This entire process is slow, difficult and prone to errors because there is no tailored fit. I’ve had to invest time in setting up multiple video calls. Otherwise, it’s hard to get everyone’s individual perspective on the work. There is also a steep learning curve around the identity space and learning the technical arc of the product itself. Yet, the key has been to keep building a relationship with the members of the engineering team. Things get a lot smoother, even if they aren’t perfect. The dynamics of your team are constantly changing and this changes how you work with people. For this, I’d recommend reading a bit more about team dynamics and how hard that can be. I think transparency, communication, and feedback will still be topics for that.

Key Takeaways

The few ways I’ve found to make this collaboration better: 1. Start conversations with engineers, they’ll be more than happy to help. 2. There’s a great deal of knowledge to go around, learn from it. 3. Join technical meetings and try to be more vocal with questions in these. 4. Start involving engineers in collaborative activities for product work, this helps bring in ideas. 5. Build things together, engineers bring the technical context and designers bind that into a simple journey. 6. Build relationships with these remote humans, you’ll cherish your time working wherever you are. 7. Don’t be afraid because things start getting technical, as designers, we have the ability to make things simpler to understand. 8. Be open when you don’t know things, this is the only way to get better.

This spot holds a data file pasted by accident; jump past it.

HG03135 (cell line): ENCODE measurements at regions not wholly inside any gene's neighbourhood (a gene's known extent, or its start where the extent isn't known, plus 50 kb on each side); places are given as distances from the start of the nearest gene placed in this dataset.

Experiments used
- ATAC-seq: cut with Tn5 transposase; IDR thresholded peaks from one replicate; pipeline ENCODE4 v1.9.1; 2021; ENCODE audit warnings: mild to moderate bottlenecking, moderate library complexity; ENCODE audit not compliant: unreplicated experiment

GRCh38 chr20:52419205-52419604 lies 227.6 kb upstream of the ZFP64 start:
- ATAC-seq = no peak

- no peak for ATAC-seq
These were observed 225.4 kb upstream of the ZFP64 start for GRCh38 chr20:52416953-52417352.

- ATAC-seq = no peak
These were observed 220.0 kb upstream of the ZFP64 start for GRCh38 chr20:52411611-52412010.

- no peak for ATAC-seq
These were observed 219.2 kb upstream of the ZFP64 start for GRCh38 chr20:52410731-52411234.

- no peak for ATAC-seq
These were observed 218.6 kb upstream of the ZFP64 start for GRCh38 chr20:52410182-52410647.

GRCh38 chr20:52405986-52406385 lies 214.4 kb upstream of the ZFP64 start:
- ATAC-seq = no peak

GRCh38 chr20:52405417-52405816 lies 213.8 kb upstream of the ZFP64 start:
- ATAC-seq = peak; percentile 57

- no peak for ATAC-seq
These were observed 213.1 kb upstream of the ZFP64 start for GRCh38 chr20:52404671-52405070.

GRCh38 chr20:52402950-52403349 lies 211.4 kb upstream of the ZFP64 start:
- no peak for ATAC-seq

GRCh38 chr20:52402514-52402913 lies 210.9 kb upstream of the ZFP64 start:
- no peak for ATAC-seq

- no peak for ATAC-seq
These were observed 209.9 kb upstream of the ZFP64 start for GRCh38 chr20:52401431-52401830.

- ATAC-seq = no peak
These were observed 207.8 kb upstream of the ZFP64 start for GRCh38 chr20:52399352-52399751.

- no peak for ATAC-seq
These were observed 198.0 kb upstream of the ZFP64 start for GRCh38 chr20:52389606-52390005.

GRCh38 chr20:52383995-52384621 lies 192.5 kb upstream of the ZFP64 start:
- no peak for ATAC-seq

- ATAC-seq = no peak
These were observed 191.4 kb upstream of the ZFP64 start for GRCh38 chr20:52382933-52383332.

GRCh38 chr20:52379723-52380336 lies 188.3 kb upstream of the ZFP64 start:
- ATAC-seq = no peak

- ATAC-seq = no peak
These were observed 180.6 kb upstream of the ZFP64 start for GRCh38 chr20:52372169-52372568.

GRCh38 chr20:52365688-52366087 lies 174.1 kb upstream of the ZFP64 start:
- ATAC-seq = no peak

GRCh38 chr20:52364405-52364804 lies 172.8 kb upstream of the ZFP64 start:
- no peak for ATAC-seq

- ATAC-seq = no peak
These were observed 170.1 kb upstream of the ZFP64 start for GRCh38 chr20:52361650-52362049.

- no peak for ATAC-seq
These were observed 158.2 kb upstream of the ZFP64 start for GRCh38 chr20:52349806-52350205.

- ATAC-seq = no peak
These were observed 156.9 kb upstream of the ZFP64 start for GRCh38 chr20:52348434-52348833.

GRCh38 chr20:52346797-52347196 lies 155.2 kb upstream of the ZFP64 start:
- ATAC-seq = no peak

Conclusion

These key takeaways sum up the experience of working at Auth0 in a product team. We work, not only as designers or engineers but as peers in building something great together. Remote work can sometimes feel awkward because of the lack of real-world interaction. However, if designers take the leap to involve ourselves in parts outside of design, the outcome is definitely great. It’s less about passing the buck and having shared ownership of the product.

For me — I’ve come to learn so much, not only about Auth0 but about identity by crossing over this bridge. This path continues to be fruitful for learning and carving out further distinct areas of growth. Collaborating with engineers not only enables me, as a designer, to understand and work efficiently but also helps other designers bring these ideas to their respective teams. On the design team, we’ve had many great discussions and action items come from these design-engineering workflows. I hope this helps you get ideas for collaborating with your engineering counterparts! And if you find yourself really wanting to join a company that believes in a shared roadmap for identity between design and engineering— Auth0 is looking for product designers. Find out more at our jobs page here.

Thanks for reading along!